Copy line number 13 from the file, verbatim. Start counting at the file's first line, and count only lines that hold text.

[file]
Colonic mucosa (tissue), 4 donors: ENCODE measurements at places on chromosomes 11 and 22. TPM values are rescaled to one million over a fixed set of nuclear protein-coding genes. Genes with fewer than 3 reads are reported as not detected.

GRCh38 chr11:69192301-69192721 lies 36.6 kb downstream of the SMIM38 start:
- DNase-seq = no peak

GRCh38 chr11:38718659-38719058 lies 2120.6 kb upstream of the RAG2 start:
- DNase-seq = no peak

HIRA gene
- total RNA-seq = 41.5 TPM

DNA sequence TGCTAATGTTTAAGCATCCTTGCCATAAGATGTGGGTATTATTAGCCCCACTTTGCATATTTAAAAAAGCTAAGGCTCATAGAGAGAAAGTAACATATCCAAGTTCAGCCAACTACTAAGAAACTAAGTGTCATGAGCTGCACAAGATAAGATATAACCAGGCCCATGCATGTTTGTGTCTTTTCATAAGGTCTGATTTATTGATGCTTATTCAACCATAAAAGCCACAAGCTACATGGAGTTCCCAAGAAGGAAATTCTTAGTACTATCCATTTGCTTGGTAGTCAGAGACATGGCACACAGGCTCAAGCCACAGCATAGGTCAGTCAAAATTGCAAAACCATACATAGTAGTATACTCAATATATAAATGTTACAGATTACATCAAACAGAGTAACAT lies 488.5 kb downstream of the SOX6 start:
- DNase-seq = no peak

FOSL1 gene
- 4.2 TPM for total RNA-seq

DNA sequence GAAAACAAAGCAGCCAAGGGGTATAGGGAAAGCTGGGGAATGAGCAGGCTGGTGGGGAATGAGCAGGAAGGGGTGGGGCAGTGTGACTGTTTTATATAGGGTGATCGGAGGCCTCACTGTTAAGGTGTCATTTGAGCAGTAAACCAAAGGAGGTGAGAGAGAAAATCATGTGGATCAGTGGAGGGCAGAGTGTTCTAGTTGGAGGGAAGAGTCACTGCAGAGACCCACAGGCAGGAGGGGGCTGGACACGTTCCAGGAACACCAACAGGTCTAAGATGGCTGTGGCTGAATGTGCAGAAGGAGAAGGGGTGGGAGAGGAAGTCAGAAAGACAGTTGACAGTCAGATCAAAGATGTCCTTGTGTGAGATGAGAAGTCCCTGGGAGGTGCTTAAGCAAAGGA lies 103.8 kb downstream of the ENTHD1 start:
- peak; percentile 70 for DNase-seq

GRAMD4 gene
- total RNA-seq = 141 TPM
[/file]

- peak; percentile 70 for DNase-seq